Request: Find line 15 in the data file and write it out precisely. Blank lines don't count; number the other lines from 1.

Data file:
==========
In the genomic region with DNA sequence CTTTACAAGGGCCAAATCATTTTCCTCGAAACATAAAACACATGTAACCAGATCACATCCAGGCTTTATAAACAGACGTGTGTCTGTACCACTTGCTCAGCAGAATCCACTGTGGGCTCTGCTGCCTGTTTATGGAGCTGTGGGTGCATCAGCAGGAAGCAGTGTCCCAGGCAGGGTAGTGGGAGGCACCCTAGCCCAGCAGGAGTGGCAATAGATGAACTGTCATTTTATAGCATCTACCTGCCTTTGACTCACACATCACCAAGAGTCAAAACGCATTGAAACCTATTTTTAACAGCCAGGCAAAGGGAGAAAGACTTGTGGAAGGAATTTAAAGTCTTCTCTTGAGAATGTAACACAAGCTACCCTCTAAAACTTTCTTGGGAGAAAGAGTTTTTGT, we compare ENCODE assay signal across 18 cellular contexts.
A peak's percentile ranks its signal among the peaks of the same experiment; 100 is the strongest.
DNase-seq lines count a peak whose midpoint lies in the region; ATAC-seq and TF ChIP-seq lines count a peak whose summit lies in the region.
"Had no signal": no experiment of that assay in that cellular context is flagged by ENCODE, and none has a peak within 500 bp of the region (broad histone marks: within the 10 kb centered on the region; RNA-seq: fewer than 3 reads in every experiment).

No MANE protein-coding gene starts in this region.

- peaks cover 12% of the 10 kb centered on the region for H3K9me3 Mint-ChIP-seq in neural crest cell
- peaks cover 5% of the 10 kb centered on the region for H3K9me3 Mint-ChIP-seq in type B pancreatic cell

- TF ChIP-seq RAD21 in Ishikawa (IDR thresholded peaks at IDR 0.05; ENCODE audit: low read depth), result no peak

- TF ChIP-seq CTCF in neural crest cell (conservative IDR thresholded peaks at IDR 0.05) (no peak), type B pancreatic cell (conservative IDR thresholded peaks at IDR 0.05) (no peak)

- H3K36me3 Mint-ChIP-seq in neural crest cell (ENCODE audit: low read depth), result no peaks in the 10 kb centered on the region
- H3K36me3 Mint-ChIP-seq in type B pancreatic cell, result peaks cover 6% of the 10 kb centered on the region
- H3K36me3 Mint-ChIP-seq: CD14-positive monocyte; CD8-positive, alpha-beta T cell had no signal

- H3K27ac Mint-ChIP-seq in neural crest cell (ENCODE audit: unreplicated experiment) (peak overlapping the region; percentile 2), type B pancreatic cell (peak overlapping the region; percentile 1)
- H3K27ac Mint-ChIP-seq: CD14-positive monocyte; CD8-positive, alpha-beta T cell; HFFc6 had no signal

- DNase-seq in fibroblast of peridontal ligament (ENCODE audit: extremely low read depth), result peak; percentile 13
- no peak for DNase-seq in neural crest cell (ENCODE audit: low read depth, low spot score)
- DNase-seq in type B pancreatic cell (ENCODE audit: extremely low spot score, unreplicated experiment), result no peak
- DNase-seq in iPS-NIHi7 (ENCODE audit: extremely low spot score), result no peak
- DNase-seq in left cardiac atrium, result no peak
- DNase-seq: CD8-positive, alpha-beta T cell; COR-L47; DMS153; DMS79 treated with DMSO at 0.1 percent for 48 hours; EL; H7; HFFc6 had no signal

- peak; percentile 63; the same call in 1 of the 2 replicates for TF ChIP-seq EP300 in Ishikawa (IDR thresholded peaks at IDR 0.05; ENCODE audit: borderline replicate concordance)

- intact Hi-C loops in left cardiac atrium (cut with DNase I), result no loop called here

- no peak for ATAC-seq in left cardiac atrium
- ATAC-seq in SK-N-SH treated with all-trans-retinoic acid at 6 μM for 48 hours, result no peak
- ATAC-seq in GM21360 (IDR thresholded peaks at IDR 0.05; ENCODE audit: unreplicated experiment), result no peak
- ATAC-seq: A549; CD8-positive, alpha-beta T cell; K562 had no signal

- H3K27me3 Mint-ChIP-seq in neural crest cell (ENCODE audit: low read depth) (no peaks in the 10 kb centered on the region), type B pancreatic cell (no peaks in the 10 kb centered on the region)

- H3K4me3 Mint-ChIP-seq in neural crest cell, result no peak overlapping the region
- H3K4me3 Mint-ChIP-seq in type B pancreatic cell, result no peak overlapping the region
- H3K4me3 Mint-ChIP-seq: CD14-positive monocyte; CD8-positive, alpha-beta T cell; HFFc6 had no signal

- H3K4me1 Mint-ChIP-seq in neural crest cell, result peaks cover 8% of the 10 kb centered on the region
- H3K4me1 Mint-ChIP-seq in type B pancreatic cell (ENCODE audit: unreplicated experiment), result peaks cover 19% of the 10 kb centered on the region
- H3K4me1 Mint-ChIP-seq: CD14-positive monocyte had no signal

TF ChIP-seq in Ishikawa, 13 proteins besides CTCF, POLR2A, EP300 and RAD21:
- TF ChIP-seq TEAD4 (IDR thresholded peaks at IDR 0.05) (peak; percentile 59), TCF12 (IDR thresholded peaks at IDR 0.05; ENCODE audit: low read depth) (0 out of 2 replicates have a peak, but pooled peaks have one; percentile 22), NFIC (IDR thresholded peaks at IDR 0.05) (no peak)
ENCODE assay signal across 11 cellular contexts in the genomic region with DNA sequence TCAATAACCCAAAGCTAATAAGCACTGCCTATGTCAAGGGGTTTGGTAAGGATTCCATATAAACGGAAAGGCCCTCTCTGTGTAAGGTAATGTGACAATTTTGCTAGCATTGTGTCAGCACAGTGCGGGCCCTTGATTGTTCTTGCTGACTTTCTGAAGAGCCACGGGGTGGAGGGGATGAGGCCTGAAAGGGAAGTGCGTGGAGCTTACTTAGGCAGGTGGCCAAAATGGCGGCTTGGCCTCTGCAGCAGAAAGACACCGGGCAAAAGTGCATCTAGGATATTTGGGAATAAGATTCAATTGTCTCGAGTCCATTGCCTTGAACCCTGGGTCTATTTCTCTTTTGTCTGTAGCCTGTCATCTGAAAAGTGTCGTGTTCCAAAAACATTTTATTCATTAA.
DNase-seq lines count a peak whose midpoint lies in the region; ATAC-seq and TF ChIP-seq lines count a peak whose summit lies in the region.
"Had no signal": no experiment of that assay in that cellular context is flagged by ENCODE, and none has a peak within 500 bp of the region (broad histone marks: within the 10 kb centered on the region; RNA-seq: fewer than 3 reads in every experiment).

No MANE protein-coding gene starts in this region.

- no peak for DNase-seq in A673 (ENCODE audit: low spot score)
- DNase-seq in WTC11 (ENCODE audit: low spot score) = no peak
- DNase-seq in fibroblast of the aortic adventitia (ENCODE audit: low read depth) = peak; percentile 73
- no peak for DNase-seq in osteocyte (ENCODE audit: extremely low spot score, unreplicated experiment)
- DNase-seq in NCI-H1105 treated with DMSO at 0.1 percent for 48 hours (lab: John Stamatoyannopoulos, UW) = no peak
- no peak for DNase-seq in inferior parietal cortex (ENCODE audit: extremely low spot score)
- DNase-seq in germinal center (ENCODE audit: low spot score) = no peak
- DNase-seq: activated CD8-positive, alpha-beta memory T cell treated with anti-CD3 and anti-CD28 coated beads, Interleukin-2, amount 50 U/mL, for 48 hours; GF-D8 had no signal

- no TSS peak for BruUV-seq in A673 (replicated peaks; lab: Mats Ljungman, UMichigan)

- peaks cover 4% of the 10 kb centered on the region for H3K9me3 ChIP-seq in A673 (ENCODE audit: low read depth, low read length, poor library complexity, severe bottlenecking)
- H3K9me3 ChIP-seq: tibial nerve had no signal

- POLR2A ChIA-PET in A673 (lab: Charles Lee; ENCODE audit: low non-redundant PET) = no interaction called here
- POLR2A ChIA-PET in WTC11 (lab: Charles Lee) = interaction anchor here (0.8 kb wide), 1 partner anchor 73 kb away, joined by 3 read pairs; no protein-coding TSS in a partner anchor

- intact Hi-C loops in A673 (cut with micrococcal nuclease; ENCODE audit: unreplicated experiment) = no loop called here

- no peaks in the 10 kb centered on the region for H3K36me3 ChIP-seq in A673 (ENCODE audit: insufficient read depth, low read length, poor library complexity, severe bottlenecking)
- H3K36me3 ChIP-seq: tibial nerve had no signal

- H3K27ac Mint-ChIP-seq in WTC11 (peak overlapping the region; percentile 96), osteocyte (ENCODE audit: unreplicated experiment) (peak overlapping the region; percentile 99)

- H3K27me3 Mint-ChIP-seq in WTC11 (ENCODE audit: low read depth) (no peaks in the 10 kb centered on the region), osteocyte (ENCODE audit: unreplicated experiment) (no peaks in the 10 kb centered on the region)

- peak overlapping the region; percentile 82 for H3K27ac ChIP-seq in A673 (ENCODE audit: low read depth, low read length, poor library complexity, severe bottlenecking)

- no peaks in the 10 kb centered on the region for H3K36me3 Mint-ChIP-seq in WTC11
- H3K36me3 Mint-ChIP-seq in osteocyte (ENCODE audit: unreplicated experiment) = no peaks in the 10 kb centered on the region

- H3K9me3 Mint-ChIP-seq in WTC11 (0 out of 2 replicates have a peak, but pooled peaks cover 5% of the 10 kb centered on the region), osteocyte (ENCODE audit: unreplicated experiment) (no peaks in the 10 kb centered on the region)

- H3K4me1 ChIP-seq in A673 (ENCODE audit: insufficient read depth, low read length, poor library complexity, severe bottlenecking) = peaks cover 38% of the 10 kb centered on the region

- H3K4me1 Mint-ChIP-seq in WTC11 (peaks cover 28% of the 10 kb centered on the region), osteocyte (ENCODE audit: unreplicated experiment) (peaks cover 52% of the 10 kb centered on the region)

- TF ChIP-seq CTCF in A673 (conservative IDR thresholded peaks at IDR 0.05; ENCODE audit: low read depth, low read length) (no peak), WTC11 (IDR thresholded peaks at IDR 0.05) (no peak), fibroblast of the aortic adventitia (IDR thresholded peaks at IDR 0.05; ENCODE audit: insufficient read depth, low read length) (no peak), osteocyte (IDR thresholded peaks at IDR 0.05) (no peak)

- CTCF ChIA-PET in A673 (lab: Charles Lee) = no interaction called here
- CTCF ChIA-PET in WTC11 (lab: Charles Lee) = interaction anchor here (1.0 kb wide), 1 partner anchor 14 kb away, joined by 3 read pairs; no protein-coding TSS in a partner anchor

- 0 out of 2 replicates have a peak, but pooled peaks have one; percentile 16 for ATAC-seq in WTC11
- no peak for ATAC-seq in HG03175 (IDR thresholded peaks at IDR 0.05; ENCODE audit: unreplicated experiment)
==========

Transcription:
- DNase-seq in fibroblast of peridontal ligament (ENCODE audit: extremely low read depth), result peak; percentile 13